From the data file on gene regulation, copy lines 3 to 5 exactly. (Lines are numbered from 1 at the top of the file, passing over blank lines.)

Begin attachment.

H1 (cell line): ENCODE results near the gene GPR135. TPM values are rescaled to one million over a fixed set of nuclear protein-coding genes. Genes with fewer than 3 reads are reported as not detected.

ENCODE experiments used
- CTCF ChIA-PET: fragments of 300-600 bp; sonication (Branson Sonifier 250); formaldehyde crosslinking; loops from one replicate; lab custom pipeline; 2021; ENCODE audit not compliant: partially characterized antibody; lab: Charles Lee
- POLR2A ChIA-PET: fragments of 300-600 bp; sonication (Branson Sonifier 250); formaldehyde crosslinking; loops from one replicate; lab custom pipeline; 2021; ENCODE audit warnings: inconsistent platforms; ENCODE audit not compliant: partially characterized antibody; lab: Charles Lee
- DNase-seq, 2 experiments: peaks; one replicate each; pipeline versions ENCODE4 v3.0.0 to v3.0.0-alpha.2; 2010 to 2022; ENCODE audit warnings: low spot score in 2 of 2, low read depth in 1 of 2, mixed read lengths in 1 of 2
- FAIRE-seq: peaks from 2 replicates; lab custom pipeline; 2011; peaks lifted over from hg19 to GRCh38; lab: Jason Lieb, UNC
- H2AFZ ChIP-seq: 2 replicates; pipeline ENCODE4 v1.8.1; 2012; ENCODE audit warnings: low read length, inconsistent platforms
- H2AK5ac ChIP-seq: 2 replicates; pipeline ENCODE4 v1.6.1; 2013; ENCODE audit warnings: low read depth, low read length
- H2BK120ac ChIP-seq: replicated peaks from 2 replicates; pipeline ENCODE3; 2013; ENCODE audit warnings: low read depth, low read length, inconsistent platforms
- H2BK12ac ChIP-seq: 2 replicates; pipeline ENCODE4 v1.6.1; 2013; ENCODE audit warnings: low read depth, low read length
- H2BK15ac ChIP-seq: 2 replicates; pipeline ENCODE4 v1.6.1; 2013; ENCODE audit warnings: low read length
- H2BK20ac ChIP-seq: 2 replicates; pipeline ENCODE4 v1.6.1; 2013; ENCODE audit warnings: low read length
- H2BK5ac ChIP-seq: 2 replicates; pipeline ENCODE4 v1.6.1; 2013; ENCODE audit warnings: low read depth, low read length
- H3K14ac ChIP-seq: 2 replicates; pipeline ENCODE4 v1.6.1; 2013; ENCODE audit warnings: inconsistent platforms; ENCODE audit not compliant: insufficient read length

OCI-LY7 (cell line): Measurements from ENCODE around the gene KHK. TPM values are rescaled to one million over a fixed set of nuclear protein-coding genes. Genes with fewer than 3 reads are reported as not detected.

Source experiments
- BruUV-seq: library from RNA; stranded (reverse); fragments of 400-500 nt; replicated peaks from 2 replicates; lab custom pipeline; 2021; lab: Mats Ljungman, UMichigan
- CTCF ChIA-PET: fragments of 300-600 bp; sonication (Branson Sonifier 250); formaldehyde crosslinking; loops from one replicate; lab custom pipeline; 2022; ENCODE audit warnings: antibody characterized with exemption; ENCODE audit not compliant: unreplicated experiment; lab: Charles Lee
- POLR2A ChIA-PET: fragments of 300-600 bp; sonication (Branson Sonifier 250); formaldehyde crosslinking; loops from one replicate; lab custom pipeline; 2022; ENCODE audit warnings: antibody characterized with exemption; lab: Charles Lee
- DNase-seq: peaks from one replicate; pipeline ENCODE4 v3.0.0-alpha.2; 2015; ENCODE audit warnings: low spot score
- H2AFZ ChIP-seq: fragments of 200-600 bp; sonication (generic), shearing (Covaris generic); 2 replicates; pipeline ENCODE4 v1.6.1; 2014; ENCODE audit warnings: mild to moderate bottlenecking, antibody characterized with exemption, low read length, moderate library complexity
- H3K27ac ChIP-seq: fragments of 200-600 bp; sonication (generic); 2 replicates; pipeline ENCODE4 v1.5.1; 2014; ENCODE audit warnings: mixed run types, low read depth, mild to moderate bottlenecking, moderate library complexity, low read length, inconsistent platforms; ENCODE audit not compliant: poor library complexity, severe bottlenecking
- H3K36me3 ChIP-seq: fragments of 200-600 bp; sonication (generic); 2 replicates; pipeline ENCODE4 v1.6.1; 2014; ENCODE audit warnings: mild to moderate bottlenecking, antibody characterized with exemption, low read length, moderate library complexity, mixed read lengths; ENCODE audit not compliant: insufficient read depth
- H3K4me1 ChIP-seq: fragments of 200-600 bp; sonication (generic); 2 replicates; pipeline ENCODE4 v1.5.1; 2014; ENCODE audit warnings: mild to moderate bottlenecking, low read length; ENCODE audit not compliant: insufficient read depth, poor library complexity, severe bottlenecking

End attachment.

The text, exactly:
- CTCF ChIA-PET: fragments of 300-600 bp; sonication (Branson Sonifier 250); formaldehyde crosslinking; loops from one replicate; lab custom pipeline; 2021; ENCODE audit not compliant: partially characterized antibody; lab: Charles Lee
- POLR2A ChIA-PET: fragments of 300-600 bp; sonication (Branson Sonifier 250); formaldehyde crosslinking; loops from one replicate; lab custom pipeline; 2021; ENCODE audit warnings: inconsistent platforms; ENCODE audit not compliant: partially characterized antibody; lab: Charles Lee
- DNase-seq, 2 experiments: peaks; one replicate each; pipeline versions ENCODE4 v3.0.0 to v3.0.0-alpha.2; 2010 to 2022; ENCODE audit warnings: low spot score in 2 of 2, low read depth in 1 of 2, mixed read lengths in 1 of 2